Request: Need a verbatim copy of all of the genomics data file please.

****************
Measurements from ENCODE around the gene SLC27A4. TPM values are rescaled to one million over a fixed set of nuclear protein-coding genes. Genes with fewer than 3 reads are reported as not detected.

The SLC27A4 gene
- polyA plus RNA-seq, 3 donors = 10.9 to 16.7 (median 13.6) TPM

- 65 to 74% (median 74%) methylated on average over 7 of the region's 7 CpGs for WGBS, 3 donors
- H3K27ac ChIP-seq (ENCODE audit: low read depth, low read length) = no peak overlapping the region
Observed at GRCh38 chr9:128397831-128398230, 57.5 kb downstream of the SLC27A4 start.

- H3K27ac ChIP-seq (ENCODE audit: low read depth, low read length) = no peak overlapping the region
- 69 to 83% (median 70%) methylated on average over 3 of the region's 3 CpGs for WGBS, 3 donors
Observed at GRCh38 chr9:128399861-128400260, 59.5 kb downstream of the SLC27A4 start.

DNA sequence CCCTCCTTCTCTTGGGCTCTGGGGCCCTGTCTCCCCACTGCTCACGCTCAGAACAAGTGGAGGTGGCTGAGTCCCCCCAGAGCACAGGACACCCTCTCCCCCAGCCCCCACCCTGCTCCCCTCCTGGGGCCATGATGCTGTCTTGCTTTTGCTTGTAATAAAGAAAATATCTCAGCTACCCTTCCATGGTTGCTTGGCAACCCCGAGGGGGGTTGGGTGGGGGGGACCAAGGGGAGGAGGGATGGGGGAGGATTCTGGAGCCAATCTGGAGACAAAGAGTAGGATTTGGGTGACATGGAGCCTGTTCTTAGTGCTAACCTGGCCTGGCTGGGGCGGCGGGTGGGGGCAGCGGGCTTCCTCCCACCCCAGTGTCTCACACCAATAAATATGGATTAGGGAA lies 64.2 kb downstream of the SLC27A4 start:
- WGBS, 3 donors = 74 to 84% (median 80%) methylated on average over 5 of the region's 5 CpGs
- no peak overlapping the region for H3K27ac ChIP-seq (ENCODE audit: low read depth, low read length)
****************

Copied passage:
Measurements from ENCODE around the gene SLC27A4. TPM values are rescaled to one million over a fixed set of nuclear protein-coding genes. Genes with fewer than 3 reads are reported as not detected.

The SLC27A4 gene
- polyA plus RNA-seq, 3 donors = 10.9 to 16.7 (median 13.6) TPM

- 65 to 74% (median 74%) methylated on average over 7 of the region's 7 CpGs for WGBS, 3 donors
- H3K27ac ChIP-seq (ENCODE audit: low read depth, low read length) = no peak overlapping the region
Observed at GRCh38 chr9:128397831-128398230, 57.5 kb downstream of the SLC27A4 start.

- H3K27ac ChIP-seq (ENCODE audit: low read depth, low read length) = no peak overlapping the region
- 69 to 83% (median 70%) methylated on average over 3 of the region's 3 CpGs for WGBS, 3 donors
Observed at GRCh38 chr9:128399861-128400260, 59.5 kb downstream of the SLC27A4 start.

DNA sequence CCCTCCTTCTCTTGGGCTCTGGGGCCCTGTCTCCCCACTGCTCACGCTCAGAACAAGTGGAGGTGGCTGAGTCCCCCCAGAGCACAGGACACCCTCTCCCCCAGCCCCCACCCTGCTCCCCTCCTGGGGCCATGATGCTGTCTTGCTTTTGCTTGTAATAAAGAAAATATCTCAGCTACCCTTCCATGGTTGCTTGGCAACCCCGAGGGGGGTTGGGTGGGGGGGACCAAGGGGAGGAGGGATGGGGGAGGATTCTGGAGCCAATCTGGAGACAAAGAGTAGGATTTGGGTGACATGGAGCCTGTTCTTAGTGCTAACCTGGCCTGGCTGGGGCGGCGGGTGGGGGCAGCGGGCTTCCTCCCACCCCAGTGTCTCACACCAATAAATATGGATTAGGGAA lies 64.2 kb downstream of the SLC27A4 start:
- WGBS, 3 donors = 74 to 84% (median 80%) methylated on average over 5 of the region's 5 CpGs
- no peak overlapping the region for H3K27ac ChIP-seq (ENCODE audit: low read depth, low read length)